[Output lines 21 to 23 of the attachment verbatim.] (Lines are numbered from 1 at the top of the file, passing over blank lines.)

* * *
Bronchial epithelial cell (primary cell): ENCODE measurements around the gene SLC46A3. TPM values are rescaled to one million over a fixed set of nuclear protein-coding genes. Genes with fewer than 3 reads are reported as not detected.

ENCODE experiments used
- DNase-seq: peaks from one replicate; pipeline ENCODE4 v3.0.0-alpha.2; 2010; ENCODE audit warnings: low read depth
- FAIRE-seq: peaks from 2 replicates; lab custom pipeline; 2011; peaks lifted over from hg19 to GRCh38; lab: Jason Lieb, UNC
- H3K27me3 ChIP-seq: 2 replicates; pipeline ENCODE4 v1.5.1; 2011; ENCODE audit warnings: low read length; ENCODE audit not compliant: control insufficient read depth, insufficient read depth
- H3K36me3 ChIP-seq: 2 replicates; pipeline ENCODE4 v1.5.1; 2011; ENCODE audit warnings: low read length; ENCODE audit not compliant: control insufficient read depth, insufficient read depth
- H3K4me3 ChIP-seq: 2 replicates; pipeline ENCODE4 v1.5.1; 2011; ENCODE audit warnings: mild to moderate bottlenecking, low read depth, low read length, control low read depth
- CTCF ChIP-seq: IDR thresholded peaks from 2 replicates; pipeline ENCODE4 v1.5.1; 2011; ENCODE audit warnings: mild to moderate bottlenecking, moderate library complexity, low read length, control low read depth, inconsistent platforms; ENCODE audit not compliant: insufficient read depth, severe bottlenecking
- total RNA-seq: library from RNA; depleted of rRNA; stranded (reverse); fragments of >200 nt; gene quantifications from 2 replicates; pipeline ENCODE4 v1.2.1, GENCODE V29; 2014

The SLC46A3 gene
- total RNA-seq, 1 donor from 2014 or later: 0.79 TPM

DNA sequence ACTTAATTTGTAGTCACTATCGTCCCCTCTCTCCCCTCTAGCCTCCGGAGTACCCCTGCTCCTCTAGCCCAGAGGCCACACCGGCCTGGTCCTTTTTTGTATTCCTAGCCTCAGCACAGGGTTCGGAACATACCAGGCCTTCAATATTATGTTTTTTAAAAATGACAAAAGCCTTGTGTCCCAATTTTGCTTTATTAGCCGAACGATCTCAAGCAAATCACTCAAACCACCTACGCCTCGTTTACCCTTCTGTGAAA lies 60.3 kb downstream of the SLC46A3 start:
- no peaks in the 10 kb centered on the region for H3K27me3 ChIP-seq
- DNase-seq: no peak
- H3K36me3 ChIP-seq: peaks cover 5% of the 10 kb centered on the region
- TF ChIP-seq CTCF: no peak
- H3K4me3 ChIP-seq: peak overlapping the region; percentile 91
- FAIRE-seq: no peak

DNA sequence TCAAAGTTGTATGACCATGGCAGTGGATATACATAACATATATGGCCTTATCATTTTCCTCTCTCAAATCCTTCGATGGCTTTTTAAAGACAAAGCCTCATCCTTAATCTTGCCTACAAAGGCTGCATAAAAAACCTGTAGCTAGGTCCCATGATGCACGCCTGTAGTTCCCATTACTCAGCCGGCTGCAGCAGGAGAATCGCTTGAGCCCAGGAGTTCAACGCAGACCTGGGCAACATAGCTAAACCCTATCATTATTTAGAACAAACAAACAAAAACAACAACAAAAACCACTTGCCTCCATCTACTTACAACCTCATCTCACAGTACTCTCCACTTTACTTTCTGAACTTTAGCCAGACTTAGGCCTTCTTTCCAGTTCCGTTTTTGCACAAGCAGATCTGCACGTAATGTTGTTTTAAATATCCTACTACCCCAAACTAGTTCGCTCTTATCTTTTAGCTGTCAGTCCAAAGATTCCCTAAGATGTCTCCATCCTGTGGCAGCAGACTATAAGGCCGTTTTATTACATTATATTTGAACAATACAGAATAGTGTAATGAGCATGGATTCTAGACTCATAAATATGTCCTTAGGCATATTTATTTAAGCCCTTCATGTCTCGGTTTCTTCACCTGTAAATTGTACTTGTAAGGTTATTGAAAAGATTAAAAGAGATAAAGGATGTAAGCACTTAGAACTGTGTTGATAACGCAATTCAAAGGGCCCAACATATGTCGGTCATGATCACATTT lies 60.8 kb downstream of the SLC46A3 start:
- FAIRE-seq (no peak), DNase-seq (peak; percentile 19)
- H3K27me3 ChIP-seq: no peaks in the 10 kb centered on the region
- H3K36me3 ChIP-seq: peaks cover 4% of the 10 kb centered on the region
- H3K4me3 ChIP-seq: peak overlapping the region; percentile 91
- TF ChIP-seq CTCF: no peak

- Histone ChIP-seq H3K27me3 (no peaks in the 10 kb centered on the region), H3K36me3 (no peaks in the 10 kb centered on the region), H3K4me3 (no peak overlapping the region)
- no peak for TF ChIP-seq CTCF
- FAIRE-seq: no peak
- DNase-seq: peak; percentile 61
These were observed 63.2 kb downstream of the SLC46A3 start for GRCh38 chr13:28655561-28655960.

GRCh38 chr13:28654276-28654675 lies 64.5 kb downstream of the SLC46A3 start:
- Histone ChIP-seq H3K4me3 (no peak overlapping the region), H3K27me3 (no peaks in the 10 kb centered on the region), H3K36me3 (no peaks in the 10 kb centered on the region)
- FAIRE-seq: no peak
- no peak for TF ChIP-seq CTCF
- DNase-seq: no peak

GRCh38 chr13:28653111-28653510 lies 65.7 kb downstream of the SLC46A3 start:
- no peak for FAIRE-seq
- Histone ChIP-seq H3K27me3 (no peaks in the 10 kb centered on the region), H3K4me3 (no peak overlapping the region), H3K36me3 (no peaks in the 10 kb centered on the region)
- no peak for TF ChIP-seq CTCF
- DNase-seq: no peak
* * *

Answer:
- H3K27me3 ChIP-seq: no peaks in the 10 kb centered on the region
- H3K36me3 ChIP-seq: peaks cover 4% of the 10 kb centered on the region
- H3K4me3 ChIP-seq: peak overlapping the region; percentile 91